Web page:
Every time I read about this invasion, it's wonder we made it off the beaches...Someone high up, must have been looking over your shoulder. ;)

solfine said...

Then, I remember at the start,
many moments of trying to squeeze
my shoulders into my helmet and wondering, if someone up there
knows, "I'm here".
Today I know.

He knew.

Anonymous said...

Interesting blog, but it seems that you're saying that the paratroopers jumped a day before the beach landings occurred. They actually jumped shortly after 1am on the 6th, so it was a matter of hours before the beach landings, not an entire day. The flooding both of the low-lands behind the beach and along the Merderet River had occurred long before the invasion (imagine how hard it would have been to fill those acres of lowlands in a few hours). The 82nd and the 101st suffered casualties from landing in the water along the Merderet River. When weighed down with equipment and tangled in parachute lines, you can drown in a foot of water. In some places they landed in water over their head. Very interesting blog. Keep up the good work!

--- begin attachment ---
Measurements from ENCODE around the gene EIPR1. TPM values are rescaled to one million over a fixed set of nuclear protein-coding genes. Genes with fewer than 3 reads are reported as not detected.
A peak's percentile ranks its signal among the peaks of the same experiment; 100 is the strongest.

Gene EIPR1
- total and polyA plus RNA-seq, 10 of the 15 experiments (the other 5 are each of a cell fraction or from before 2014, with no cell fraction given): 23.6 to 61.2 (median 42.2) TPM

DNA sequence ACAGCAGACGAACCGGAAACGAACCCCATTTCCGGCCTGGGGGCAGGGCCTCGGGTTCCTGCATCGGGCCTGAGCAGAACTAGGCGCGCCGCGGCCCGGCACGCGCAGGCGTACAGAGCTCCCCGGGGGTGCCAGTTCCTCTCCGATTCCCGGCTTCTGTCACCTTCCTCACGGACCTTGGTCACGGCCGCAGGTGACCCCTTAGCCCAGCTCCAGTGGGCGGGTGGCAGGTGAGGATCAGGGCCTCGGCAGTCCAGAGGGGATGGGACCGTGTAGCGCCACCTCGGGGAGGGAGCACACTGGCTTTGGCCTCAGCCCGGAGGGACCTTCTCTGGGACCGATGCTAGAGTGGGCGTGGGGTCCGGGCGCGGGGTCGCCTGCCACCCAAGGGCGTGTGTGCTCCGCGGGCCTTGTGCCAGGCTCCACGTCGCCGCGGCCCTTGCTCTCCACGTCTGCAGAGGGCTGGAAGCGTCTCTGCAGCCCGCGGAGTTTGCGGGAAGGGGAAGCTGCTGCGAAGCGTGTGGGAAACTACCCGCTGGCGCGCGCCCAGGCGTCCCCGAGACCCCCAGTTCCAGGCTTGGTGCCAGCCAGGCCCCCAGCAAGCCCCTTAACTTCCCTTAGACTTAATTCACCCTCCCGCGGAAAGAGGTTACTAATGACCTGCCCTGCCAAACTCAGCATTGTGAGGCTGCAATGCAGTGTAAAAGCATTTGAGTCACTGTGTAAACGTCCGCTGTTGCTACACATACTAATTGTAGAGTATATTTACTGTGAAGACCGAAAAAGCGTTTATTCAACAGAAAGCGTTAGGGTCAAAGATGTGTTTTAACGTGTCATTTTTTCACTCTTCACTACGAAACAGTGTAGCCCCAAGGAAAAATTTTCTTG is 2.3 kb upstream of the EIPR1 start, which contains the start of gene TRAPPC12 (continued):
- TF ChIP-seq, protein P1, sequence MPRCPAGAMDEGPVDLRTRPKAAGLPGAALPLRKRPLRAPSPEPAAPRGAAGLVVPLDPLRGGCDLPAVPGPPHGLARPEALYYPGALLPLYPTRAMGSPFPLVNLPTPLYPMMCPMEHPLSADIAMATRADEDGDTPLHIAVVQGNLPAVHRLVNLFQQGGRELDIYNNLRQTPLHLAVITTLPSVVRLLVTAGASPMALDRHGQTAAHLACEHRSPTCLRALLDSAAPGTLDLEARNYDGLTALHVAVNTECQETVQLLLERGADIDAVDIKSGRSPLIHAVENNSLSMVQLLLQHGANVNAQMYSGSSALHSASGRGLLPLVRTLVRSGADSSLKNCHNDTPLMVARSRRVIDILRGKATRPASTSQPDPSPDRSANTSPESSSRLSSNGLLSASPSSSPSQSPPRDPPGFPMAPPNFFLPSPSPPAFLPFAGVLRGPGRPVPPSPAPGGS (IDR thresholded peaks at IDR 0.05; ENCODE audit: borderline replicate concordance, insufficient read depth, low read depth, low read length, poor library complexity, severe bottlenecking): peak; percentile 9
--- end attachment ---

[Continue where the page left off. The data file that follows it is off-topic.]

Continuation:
Leila Shipman said...

I just woke up to the fact (that veterans blog) today as I was cruising the internet trying to find answers to the many deaths that have struck my family and I came across this site. My grandfather was in World War II and he never spoke of it. He was in the US Army and was listed as a mathematician, that's all I know. He died of cancer in 1992 at the age of 69. I was searching to find out why the cancer rates in my family were so high and was so inspired to see that there are still vets living and quite active, I'd like to say thank you for your service.
Your site is quite inspiring.
I am so sorry for the pain that you must have suffered. May G-d bless you and yours.

solfine said...

My dear Laila,
Thank you for your fine thoughts and
please come back often.